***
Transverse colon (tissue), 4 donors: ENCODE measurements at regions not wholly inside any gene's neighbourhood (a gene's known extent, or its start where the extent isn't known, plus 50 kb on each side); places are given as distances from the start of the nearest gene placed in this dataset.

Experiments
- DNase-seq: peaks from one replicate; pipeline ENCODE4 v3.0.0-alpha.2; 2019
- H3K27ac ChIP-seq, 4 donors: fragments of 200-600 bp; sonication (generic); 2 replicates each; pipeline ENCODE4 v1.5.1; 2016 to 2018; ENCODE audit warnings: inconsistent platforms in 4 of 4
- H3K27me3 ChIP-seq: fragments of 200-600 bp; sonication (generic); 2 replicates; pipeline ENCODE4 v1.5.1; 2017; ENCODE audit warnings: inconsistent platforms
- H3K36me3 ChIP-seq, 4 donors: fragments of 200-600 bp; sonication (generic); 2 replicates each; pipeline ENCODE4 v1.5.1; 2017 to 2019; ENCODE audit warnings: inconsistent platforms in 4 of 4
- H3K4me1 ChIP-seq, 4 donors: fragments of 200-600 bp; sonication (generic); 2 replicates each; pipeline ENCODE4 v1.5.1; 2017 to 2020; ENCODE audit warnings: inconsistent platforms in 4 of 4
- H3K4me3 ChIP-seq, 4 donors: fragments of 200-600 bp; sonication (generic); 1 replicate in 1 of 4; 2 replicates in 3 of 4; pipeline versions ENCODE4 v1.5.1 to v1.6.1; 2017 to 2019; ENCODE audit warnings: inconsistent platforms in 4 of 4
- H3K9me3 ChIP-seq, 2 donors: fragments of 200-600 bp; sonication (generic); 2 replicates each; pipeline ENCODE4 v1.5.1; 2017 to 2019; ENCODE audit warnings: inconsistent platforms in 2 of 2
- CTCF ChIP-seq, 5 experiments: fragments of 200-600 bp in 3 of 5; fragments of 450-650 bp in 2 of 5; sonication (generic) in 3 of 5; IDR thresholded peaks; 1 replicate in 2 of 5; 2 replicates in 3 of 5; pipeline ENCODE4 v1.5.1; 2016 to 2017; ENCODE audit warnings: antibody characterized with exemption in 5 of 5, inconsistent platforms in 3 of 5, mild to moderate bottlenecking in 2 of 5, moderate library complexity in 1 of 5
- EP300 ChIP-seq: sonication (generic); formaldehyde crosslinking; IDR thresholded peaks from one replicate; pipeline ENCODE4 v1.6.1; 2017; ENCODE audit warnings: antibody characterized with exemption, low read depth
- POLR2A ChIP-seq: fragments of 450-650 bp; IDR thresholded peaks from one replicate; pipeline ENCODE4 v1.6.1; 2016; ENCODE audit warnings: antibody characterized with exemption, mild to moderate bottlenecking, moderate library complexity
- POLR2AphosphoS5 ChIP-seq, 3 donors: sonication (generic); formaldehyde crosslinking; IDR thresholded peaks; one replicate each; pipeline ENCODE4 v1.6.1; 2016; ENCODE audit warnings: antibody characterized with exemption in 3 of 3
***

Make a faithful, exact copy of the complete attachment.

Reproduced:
Transverse colon (tissue), 4 donors: ENCODE measurements at regions not wholly inside any gene's neighbourhood (a gene's known extent, or its start where the extent isn't known, plus 50 kb on each side); places are given as distances from the start of the nearest gene placed in this dataset.

Experiments
- DNase-seq: peaks from one replicate; pipeline ENCODE4 v3.0.0-alpha.2; 2019
- H3K27ac ChIP-seq, 4 donors: fragments of 200-600 bp; sonication (generic); 2 replicates each; pipeline ENCODE4 v1.5.1; 2016 to 2018; ENCODE audit warnings: inconsistent platforms in 4 of 4
- H3K27me3 ChIP-seq: fragments of 200-600 bp; sonication (generic); 2 replicates; pipeline ENCODE4 v1.5.1; 2017; ENCODE audit warnings: inconsistent platforms
- H3K36me3 ChIP-seq, 4 donors: fragments of 200-600 bp; sonication (generic); 2 replicates each; pipeline ENCODE4 v1.5.1; 2017 to 2019; ENCODE audit warnings: inconsistent platforms in 4 of 4
- H3K4me1 ChIP-seq, 4 donors: fragments of 200-600 bp; sonication (generic); 2 replicates each; pipeline ENCODE4 v1.5.1; 2017 to 2020; ENCODE audit warnings: inconsistent platforms in 4 of 4
- H3K4me3 ChIP-seq, 4 donors: fragments of 200-600 bp; sonication (generic); 1 replicate in 1 of 4; 2 replicates in 3 of 4; pipeline versions ENCODE4 v1.5.1 to v1.6.1; 2017 to 2019; ENCODE audit warnings: inconsistent platforms in 4 of 4
- H3K9me3 ChIP-seq, 2 donors: fragments of 200-600 bp; sonication (generic); 2 replicates each; pipeline ENCODE4 v1.5.1; 2017 to 2019; ENCODE audit warnings: inconsistent platforms in 2 of 2
- CTCF ChIP-seq, 5 experiments: fragments of 200-600 bp in 3 of 5; fragments of 450-650 bp in 2 of 5; sonication (generic) in 3 of 5; IDR thresholded peaks; 1 replicate in 2 of 5; 2 replicates in 3 of 5; pipeline ENCODE4 v1.5.1; 2016 to 2017; ENCODE audit warnings: antibody characterized with exemption in 5 of 5, inconsistent platforms in 3 of 5, mild to moderate bottlenecking in 2 of 5, moderate library complexity in 1 of 5
- EP300 ChIP-seq: sonication (generic); formaldehyde crosslinking; IDR thresholded peaks from one replicate; pipeline ENCODE4 v1.6.1; 2017; ENCODE audit warnings: antibody characterized with exemption, low read depth
- POLR2A ChIP-seq: fragments of 450-650 bp; IDR thresholded peaks from one replicate; pipeline ENCODE4 v1.6.1; 2016; ENCODE audit warnings: antibody characterized with exemption, mild to moderate bottlenecking, moderate library complexity
- POLR2AphosphoS5 ChIP-seq, 3 donors: sonication (generic); formaldehyde crosslinking; IDR thresholded peaks; one replicate each; pipeline ENCODE4 v1.6.1; 2016; ENCODE audit warnings: antibody characterized with exemption in 3 of 3